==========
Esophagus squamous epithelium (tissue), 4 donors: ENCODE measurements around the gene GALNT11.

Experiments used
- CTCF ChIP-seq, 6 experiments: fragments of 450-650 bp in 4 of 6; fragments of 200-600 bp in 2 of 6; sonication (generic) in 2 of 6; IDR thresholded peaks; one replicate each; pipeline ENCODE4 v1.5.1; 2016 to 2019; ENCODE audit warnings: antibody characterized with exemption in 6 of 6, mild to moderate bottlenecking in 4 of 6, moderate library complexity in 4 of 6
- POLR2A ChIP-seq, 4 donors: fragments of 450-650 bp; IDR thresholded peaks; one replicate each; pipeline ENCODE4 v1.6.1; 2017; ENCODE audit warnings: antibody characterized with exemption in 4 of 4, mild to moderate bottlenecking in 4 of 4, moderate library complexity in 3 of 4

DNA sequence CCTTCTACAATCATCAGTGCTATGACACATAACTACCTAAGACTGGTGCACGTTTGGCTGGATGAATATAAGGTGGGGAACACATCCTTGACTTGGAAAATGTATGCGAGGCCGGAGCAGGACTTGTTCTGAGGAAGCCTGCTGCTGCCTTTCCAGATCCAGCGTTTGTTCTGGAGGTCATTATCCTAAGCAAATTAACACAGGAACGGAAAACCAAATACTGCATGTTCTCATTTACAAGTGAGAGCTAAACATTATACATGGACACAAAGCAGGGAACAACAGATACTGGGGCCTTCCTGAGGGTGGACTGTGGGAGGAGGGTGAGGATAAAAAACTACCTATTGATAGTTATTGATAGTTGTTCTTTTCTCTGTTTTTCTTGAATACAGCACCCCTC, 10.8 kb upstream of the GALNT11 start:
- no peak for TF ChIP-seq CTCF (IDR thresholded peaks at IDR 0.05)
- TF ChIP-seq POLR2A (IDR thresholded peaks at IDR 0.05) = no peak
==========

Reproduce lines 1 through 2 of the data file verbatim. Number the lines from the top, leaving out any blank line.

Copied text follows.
Esophagus squamous epithelium (tissue), 4 donors: ENCODE measurements around the gene GALNT11.

Experiments used